First hot day of spring, a yellow Lab
in the park rubs himself wild against new grass
—first back, then front, then
back again—drunk with panting pleasure,
unabashed as only dogs can be. Or little boys,
this one a toddler still,
discovering first dog. His? No.
Yes? Let loose, mother-free, he totters close,
promise of golden pleasure
equal or more than the dog's self-scratch,
sniff of flower, whiff of squirrel, scent of dogs just passed.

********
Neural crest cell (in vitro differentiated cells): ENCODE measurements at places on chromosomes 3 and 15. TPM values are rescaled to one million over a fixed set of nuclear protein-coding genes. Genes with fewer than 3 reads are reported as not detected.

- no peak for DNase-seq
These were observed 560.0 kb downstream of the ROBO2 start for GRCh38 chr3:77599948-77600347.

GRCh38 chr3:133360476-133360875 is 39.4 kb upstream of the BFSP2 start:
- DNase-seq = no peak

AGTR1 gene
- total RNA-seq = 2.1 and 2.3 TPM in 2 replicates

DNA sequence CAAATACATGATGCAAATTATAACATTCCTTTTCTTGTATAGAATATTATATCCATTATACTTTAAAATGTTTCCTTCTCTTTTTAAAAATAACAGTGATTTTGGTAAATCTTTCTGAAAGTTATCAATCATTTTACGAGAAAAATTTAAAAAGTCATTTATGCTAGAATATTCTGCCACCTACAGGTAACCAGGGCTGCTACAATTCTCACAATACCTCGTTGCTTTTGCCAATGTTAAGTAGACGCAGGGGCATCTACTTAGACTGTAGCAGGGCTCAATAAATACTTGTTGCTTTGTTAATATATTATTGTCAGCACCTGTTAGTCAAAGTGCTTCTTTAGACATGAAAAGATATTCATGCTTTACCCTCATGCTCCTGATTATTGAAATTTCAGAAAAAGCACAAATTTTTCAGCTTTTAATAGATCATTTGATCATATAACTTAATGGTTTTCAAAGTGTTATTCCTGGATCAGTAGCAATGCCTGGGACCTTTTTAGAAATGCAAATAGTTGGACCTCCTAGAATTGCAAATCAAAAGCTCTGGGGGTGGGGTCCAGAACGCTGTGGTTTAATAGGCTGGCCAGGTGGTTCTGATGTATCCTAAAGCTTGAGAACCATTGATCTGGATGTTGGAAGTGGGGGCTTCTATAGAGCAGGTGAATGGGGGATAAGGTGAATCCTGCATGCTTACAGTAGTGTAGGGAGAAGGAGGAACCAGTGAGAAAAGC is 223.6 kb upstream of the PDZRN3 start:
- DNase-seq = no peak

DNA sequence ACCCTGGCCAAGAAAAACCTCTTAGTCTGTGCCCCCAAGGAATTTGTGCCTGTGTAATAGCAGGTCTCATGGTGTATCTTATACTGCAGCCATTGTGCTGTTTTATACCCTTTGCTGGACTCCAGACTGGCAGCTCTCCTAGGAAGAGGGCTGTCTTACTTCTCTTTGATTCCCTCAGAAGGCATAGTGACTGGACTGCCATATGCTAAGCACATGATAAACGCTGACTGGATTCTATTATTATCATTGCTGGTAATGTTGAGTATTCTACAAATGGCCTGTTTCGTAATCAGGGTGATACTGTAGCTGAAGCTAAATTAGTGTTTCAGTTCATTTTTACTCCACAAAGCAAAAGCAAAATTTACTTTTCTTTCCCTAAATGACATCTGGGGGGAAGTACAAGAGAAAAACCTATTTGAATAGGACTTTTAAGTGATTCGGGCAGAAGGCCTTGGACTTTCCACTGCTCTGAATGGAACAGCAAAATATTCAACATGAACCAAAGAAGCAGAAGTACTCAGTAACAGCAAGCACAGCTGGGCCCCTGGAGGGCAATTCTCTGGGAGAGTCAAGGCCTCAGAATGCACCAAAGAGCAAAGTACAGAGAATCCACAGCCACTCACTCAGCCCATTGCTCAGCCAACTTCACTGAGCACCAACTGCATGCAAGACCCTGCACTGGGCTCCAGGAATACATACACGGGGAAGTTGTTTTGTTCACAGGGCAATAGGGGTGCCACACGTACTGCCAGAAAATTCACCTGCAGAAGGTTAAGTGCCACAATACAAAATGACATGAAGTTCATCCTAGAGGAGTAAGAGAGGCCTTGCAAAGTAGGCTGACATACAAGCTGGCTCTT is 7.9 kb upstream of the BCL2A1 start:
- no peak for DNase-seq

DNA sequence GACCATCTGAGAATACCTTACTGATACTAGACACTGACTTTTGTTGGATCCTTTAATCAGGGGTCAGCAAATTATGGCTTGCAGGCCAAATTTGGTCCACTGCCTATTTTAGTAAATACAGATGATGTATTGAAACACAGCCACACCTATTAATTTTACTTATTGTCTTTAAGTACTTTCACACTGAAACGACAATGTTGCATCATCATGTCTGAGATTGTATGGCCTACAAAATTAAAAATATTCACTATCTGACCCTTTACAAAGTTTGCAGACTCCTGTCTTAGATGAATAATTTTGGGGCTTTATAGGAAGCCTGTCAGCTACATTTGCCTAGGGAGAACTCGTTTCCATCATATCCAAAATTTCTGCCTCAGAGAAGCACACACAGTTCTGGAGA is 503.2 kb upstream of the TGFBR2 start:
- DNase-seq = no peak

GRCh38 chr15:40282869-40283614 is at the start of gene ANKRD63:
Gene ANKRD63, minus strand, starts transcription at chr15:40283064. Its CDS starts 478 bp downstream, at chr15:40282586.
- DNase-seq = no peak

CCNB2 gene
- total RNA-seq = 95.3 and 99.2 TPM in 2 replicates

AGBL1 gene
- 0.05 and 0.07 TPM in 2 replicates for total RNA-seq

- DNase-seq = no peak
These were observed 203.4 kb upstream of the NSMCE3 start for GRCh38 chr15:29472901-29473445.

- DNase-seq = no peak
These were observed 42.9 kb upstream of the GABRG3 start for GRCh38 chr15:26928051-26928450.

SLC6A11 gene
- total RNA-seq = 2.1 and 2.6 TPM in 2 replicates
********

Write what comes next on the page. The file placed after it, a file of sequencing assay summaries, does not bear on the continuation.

Always been afraid before,
mother tells walker in a language
neither of boys nor dogs, left to invent their own
wordless words. I watch
muzzle nudge answer stumble-step, lick
ignite laughter, tug of flappy ears get questioned—Woof?
This communion cut short
by the inevitable No, no, no, dog
pulled back and boy's hand enveloped inside mother's
to practice gentle re-approach,
careful pat, when all boy wants is a rush
of furry, welcoming four-legged monster—a union of worlds
of mutual wonder.
Where in lost memory does my own
first dog live? God, what I wouldn't give
to greet that beast again
— By Kelly McQuain